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Environmental Defense Fund president Krupp and journalist Horn proffer a business-centric prescription for alleviating climate change, coupling the market force of capitalism with technological innovation and entrepreneurial inventiveness. The authors argue in favor of strict federal carbon caps, which would induce innovators to explore new ways to control carbon dioxide emissions. The book notes the global and historical successes of cap and trade mechanisms, such as the Clean Air Act of 1990. Designed specifically to control sulfur dioxide (which causes acid rain), the Clean Air Act cut emissions 30% more than the law required by providing coal plant operators with a financial incentive to modernize. New technologies that would benefit from such a "logical, elegant, market-based approach" include one as basic as an Arizona natural gas power plant that vents its smokestack waste into a vast greenhouse, where it nourishes algae used for manufacturing biodiesel, and one as a radical as harnessing the kinetic energy of molecules as a power source. This optimistic book brims with similar ideas, balancing jargon-heavy science with engaging profiles of individuals who are blending business and science in an attempt to save the planet. (Mar.)Copyright © Reed Business Information, a division of Reed Elsevier Inc. All rights reserved.
Environmental Defense, a major national advocacy group that promotes market-based solutions to environmental problems, has often influenced U.S. government policy, notably with the Clean Air Act. Krupp, its longtime president, and journalist Horn begin their survey of current attempts by scientists, venture capitalists, and entrepreneurs to meet our energy needs by summarizing recent scientific statements that global carbon emissions must be cut drastically to halt climate change. The authors strongly advocate federal government caps (legislated limits) and trading of allowances on carbon. Assigning a cost to carbon emissions, they argue, would allow cleaner sources of energy to compete with fossil fuels in the marketplace and would encourage innovation. Successive chapters sketch recent progress and possibilities in solar, biofuels, ocean, geothermal, coal, biogas, conservation, and transportation. The last chapter looks at some experimental sources of energy and methods for removing carbon dioxide from the atmosphere. This wide-ranging but focused book joins recent, similar titles like George Monbiot's Heat: How To Stop the Planet from Burning and Ron Pernick and Clint Wilder's The Clean Tech Revolution. It should have extra presence because of Krupp's profile. Recommended for public and academic libraries building up collections on sustainability, alternative energy, and the environment.
—David R. Conn
Chapter 1 A New Industrial Revolution 3
Chapter 2 Harnessing the Sun, Part I 15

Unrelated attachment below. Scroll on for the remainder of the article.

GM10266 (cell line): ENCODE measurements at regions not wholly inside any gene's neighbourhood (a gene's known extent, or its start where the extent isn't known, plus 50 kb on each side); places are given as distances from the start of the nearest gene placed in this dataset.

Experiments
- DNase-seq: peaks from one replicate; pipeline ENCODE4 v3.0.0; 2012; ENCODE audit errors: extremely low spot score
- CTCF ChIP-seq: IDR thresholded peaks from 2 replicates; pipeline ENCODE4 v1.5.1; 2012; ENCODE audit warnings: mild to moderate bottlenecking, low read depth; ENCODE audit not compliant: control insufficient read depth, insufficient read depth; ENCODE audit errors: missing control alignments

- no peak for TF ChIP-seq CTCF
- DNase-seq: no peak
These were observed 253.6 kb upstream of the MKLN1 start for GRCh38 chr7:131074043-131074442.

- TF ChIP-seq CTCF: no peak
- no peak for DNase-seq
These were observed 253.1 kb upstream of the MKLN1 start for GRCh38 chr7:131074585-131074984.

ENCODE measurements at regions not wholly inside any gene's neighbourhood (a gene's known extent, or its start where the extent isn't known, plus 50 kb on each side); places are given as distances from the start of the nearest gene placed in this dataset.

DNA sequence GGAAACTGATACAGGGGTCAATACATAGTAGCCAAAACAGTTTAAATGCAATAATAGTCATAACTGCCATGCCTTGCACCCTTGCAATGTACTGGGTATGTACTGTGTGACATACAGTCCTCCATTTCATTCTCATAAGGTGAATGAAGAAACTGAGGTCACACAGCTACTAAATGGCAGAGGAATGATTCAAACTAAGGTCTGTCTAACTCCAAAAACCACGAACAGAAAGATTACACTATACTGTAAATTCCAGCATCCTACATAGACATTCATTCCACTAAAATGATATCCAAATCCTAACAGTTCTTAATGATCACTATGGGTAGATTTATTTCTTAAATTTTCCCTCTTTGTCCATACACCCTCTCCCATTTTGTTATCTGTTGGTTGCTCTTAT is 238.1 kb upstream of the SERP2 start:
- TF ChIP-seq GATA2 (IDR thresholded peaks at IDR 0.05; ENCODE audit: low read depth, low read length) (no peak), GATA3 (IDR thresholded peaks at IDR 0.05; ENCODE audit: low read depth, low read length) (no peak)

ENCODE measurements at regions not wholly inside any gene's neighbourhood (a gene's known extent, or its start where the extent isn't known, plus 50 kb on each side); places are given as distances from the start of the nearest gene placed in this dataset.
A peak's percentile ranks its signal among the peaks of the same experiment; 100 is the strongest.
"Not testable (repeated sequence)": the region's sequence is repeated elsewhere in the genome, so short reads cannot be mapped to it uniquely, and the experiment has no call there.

Chapter 3 Harnessing the Sun, Part II 45
Chapter 4 Fuels from Living Creatures 74
Chapter 5 New Sources of Biofuels 92
Chapter 6 Ocean Energy 119
Chapter 7 Power from the Earth 145
Chapter 8 Reconsidering Coal 166
Chapter 9 Today's Solutions 197
Chapter 10 A World of Possibility 240
Posted April 10, 2009
I've read a few books on alternative energy and global warming, so I'm beginning to get educated on the issues and solutions, but I'm far from a scientist or an engineer. Unfortunately, I would say about a third of this book is very difficult to trudge through unless you are one or the other. Here's a quote to make my point:
"...sodium carbonate will combine with the carbon dioxide to become sodium bicarbonate; periodically, a liquid will flush the leaves, washing the bicarbonate into solution. That solution will go to a separator, where electrodialysis will turn it back into carbon dioxide and sodium carbonate."
There is definitely some great insight in this book, but the science is discussed on a far more micro scale than I'm looking for. I've read others on the topic that do a better job explaining the solutions on a more macro level that I absorb better.
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Posted May 12, 2009
I Also Recommend:
Earth: The Sequel does for global warming what captialism did for the "dismal science" of economics; Using well-researched, and focused chapters, the book transforms our pessimism, doubt, and otherwise numbing and over-politicized views of the problem into a credible, well-balanced foundation for advancement and solution. Krupp and Horn help us to arrive at a future now; a future where opportunities are plentiful and a win-win mindset finds a uncompromised fit.
True, I have read better written books -- novels and biographies come to mind -- but rarely have I read a more important or pesuasive, forward- looking call to action. My only question now is why arent Krupp and Horn on CNN and MSNBC 24/7?? Many thanks!
Posted March 1, 2008
This was recommended to me and I started it grudgingly--and then couldn't put it down, read it cover to cover on a flight cross country. Lots of interesting ideas and fabulous characters, plus a persuasive story of why we need to cap carbon NOW--both to stop global warming and for the US economy. A must read, especially if you're a skeptic!
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Posted December 12, 2012
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